So being a Canadian living in the United States of America kinda sucks.
It's not like I didn't already know what I was getting into when I moved here. I grew up ten miles from the border, we have more American channels than Canadian channels, and all the Americans would come to our bars because the legal drinking age in Canada is nineteen. All our temple trips were to the Seattle temple, and I served a mission in Michigan, thus spending enough time in the States to know what it's like to live in the States.
I'm really proud of being a Canadian. I have lived here for seventeen years and have yet to become a U.S. Citizen because of the whole "denounce any allegiance to any other country". Sorry, can't give up my Canadianness. I don't sing the U.S. national anthem, and except when I'm leading it in my role as Cubmaster, I don't say the Pledge of Allegiance. The U.S. is not my country and I don't pledge allegiance to its flag.
This is a source of contention with my husband and my boys. I just can't get over my pride that I am not an American, but a CANADIAN. I absolutely love being Canadian and won't give it up for anything. (being Canadian is that awesome)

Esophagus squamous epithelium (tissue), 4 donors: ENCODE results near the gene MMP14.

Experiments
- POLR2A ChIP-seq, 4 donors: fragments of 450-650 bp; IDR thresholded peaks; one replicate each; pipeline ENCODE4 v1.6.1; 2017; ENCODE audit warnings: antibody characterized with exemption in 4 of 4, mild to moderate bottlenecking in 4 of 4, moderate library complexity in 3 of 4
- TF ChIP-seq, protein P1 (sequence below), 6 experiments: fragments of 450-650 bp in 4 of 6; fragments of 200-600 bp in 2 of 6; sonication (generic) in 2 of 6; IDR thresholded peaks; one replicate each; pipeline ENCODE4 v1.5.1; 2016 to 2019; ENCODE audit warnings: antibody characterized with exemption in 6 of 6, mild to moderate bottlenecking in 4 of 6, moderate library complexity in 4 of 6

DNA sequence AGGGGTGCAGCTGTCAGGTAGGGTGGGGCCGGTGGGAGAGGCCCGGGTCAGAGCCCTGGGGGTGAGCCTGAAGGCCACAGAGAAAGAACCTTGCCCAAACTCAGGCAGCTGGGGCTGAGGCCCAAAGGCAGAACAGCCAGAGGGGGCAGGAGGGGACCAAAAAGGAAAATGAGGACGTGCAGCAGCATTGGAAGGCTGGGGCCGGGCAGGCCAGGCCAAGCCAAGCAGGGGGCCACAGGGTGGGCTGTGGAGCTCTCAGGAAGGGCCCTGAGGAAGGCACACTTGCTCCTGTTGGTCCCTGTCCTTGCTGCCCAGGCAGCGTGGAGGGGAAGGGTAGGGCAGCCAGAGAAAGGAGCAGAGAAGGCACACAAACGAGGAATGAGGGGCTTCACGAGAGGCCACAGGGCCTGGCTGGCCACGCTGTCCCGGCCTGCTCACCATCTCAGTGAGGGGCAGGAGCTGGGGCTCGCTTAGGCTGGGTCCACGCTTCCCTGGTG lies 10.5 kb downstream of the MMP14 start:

Like I said, I knew what I was getting into; Americans are totally patriotic - garishly so. This time of year, the Stars and Stripes are brought out with even more vigor. There's the singing of patriotic songs in church that I do not do, standing for the national anthem, waving flags, fireworks for days, etc. I used to not care; when I was growing up we would have our Canada Day fireworks on July 1, then go to the beach on the Fourth to watch the Americans shoot off theirs. Theirs were always so much better, longer, and louder than ours.
Now that I've been away for so long, and Facebook has allowed me to see all my friends from my past celebrating Canada Day and waving their maple leafs all over the place, I really miss Canada Day.
All I'm left with is the Fourth. The Fourth used to be fun; who can say no to BBQ, potato salad, fireworks, and apple pie? I've realized that I could tolerate the Fourth only because it was combined with the First.